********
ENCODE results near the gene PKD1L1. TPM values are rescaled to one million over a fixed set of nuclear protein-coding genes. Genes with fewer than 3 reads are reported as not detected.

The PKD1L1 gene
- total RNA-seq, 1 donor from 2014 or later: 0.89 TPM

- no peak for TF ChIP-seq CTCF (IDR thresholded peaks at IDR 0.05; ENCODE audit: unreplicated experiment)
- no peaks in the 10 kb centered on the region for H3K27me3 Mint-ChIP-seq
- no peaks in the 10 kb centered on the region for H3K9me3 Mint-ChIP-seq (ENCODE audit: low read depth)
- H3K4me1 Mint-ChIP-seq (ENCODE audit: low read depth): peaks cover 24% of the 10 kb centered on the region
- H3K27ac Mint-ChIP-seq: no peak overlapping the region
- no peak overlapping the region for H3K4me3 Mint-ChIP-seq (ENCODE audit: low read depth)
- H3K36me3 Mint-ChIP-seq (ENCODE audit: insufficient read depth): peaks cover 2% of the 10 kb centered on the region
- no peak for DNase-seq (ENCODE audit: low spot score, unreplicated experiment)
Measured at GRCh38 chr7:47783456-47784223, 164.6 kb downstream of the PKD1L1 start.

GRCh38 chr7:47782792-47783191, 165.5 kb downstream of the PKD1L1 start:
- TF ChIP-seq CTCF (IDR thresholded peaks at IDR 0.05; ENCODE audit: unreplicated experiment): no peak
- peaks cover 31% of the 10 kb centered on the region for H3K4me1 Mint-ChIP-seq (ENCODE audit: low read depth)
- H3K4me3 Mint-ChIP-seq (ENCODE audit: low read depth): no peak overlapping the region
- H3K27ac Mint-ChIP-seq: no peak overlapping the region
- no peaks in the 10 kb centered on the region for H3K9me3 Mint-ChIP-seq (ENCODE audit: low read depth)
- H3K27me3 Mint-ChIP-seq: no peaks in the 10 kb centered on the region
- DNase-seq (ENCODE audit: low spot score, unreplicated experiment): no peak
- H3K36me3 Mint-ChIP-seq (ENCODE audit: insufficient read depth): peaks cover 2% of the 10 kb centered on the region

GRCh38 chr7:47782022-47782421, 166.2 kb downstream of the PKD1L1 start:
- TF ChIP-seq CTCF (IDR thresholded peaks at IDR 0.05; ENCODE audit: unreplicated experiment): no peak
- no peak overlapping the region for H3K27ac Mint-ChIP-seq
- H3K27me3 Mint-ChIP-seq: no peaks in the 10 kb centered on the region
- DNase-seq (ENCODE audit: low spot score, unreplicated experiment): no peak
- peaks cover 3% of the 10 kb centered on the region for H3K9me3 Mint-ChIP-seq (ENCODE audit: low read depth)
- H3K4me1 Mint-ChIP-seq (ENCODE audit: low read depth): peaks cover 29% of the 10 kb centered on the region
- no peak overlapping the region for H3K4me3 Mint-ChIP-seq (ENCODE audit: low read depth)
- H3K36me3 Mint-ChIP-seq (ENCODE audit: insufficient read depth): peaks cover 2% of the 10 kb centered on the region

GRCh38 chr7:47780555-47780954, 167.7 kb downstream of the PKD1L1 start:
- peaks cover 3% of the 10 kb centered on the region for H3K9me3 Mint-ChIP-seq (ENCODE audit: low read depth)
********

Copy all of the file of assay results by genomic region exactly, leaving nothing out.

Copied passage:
ENCODE results near the gene PKD1L1. TPM values are rescaled to one million over a fixed set of nuclear protein-coding genes. Genes with fewer than 3 reads are reported as not detected.

The PKD1L1 gene
- total RNA-seq, 1 donor from 2014 or later: 0.89 TPM

- no peak for TF ChIP-seq CTCF (IDR thresholded peaks at IDR 0.05; ENCODE audit: unreplicated experiment)
- no peaks in the 10 kb centered on the region for H3K27me3 Mint-ChIP-seq
- no peaks in the 10 kb centered on the region for H3K9me3 Mint-ChIP-seq (ENCODE audit: low read depth)
- H3K4me1 Mint-ChIP-seq (ENCODE audit: low read depth): peaks cover 24% of the 10 kb centered on the region
- H3K27ac Mint-ChIP-seq: no peak overlapping the region
- no peak overlapping the region for H3K4me3 Mint-ChIP-seq (ENCODE audit: low read depth)
- H3K36me3 Mint-ChIP-seq (ENCODE audit: insufficient read depth): peaks cover 2% of the 10 kb centered on the region
- no peak for DNase-seq (ENCODE audit: low spot score, unreplicated experiment)
Measured at GRCh38 chr7:47783456-47784223, 164.6 kb downstream of the PKD1L1 start.

GRCh38 chr7:47782792-47783191, 165.5 kb downstream of the PKD1L1 start:
- TF ChIP-seq CTCF (IDR thresholded peaks at IDR 0.05; ENCODE audit: unreplicated experiment): no peak
- peaks cover 31% of the 10 kb centered on the region for H3K4me1 Mint-ChIP-seq (ENCODE audit: low read depth)
- H3K4me3 Mint-ChIP-seq (ENCODE audit: low read depth): no peak overlapping the region
- H3K27ac Mint-ChIP-seq: no peak overlapping the region
- no peaks in the 10 kb centered on the region for H3K9me3 Mint-ChIP-seq (ENCODE audit: low read depth)
- H3K27me3 Mint-ChIP-seq: no peaks in the 10 kb centered on the region
- DNase-seq (ENCODE audit: low spot score, unreplicated experiment): no peak
- H3K36me3 Mint-ChIP-seq (ENCODE audit: insufficient read depth): peaks cover 2% of the 10 kb centered on the region

GRCh38 chr7:47782022-47782421, 166.2 kb downstream of the PKD1L1 start:
- TF ChIP-seq CTCF (IDR thresholded peaks at IDR 0.05; ENCODE audit: unreplicated experiment): no peak
- no peak overlapping the region for H3K27ac Mint-ChIP-seq
- H3K27me3 Mint-ChIP-seq: no peaks in the 10 kb centered on the region
- DNase-seq (ENCODE audit: low spot score, unreplicated experiment): no peak
- peaks cover 3% of the 10 kb centered on the region for H3K9me3 Mint-ChIP-seq (ENCODE audit: low read depth)
- H3K4me1 Mint-ChIP-seq (ENCODE audit: low read depth): peaks cover 29% of the 10 kb centered on the region
- no peak overlapping the region for H3K4me3 Mint-ChIP-seq (ENCODE audit: low read depth)
- H3K36me3 Mint-ChIP-seq (ENCODE audit: insufficient read depth): peaks cover 2% of the 10 kb centered on the region

GRCh38 chr7:47780555-47780954, 167.7 kb downstream of the PKD1L1 start:
- peaks cover 3% of the 10 kb centered on the region for H3K9me3 Mint-ChIP-seq (ENCODE audit: low read depth)